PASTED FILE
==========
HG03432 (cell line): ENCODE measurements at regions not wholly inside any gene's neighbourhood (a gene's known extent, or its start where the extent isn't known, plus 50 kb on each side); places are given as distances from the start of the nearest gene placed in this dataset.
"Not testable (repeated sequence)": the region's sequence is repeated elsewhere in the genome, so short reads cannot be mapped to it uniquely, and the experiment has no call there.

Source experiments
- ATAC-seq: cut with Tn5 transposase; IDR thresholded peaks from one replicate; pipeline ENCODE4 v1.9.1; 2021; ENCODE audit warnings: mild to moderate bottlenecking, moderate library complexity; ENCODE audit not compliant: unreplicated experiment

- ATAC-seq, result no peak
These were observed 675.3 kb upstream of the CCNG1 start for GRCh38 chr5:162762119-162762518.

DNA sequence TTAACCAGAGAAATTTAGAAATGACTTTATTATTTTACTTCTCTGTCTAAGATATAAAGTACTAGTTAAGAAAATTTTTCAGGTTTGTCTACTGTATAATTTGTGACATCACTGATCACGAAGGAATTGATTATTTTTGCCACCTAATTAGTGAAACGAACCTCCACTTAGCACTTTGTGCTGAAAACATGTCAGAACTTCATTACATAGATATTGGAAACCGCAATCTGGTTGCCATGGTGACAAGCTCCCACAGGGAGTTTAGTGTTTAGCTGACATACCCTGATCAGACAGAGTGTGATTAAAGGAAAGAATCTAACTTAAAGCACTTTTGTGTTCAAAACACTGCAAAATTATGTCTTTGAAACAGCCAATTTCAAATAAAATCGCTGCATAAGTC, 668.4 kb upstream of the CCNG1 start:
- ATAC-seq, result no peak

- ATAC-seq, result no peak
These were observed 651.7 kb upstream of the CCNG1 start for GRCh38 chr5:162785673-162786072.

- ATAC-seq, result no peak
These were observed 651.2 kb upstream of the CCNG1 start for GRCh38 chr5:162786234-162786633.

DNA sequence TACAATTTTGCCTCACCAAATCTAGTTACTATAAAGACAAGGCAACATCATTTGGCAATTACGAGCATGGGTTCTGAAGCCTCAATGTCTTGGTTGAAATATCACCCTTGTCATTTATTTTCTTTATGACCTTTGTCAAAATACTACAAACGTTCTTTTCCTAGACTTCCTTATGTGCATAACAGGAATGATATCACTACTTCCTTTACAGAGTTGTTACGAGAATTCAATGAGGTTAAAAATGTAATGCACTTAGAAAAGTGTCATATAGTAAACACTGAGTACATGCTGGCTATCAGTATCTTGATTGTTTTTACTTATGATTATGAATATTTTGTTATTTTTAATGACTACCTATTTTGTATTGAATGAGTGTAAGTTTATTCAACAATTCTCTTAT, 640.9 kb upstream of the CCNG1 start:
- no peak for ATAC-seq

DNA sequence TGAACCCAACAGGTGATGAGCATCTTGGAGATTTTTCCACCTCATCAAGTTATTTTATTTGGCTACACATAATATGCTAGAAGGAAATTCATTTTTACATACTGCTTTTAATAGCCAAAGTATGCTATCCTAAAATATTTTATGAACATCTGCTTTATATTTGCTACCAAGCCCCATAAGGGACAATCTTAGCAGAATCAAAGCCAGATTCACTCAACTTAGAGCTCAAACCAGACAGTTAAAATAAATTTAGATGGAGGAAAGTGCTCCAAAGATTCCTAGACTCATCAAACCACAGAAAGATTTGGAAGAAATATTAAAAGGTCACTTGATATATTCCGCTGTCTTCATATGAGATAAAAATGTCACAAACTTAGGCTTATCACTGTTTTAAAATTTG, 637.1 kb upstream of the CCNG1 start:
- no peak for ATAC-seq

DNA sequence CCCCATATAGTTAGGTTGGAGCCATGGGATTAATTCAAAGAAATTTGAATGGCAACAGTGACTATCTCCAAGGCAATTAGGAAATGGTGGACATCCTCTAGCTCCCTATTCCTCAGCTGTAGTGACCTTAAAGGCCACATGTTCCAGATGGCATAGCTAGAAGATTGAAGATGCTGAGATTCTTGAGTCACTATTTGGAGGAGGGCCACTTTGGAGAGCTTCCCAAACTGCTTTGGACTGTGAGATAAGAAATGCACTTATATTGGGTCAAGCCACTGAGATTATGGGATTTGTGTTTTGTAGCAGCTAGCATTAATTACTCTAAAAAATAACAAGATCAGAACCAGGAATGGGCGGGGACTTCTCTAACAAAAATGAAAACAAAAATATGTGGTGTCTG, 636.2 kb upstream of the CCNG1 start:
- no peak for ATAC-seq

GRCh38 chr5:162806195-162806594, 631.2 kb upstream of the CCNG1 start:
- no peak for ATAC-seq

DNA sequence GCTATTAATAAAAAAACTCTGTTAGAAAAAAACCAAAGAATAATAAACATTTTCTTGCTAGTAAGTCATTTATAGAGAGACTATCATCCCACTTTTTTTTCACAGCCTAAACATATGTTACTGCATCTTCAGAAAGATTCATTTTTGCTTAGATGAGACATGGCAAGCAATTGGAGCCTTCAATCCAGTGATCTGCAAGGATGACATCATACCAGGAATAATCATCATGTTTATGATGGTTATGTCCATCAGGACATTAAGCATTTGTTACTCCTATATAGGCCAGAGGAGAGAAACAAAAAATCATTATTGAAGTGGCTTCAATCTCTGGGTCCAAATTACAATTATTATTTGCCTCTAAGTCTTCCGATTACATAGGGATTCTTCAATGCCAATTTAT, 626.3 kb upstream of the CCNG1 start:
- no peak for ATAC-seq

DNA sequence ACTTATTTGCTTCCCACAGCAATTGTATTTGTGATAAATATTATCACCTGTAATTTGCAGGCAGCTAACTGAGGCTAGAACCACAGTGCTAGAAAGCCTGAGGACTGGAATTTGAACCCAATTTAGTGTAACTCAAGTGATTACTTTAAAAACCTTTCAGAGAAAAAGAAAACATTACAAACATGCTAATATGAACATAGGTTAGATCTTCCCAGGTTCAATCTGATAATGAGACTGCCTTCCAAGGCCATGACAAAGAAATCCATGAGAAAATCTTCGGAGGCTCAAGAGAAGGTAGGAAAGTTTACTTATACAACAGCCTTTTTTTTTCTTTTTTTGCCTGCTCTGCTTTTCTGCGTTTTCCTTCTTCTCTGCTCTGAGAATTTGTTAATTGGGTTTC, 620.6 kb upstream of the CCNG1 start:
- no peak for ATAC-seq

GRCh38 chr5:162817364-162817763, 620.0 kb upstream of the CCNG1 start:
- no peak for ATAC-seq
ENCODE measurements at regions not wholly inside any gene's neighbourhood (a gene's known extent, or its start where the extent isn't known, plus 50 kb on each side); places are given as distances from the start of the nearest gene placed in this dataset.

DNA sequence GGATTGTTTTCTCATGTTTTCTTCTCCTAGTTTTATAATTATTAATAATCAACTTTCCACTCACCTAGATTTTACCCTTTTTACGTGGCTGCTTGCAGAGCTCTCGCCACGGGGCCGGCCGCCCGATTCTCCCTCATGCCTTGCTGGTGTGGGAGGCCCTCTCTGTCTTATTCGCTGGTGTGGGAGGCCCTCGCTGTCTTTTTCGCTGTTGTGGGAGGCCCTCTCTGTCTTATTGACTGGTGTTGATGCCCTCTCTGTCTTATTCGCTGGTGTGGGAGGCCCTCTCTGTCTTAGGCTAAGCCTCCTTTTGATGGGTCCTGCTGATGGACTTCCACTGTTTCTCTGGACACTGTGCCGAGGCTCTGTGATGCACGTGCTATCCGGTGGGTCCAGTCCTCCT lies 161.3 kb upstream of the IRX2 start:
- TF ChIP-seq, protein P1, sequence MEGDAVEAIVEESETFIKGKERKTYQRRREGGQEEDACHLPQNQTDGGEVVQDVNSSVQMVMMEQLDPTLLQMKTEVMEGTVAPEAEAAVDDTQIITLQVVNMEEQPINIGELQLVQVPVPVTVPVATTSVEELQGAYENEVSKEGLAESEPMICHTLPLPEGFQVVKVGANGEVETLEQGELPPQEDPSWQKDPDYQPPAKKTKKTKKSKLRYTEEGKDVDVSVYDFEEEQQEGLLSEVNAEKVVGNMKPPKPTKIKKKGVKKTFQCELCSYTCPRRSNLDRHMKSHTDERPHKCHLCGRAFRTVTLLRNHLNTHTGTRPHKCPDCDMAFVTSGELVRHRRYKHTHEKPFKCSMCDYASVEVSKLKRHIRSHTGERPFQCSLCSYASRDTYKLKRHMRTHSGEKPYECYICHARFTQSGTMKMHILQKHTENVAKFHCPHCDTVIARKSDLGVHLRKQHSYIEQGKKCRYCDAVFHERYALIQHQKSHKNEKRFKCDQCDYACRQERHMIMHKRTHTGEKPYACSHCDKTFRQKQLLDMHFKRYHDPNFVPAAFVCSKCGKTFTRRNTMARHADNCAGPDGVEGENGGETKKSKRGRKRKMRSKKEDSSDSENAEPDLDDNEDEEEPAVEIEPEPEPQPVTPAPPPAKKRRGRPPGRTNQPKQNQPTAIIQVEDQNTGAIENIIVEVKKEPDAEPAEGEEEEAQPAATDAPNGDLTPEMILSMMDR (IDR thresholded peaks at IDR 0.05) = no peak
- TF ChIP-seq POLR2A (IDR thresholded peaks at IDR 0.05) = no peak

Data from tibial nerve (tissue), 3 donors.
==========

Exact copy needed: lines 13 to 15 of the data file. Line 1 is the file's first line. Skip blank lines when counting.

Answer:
DNA sequence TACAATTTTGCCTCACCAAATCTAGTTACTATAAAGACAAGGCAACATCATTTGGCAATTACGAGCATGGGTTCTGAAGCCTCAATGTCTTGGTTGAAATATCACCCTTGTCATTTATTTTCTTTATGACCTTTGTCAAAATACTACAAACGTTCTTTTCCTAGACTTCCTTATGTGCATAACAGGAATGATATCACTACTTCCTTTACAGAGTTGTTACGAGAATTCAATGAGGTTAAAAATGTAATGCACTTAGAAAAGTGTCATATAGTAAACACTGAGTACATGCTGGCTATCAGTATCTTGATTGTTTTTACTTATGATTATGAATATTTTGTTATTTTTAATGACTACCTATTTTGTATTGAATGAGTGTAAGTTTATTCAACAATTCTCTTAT, 640.9 kb upstream of the CCNG1 start:
- no peak for ATAC-seq

DNA sequence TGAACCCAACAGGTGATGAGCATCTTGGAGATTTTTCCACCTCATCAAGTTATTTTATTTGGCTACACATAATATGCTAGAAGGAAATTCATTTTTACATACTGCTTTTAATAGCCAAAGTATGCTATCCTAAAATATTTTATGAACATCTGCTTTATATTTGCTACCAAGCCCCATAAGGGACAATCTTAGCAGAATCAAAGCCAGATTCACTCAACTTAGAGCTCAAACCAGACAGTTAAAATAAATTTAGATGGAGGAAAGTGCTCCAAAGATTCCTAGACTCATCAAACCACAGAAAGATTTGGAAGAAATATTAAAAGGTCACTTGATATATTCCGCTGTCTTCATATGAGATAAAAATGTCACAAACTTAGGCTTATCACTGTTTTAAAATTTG, 637.1 kb upstream of the CCNG1 start: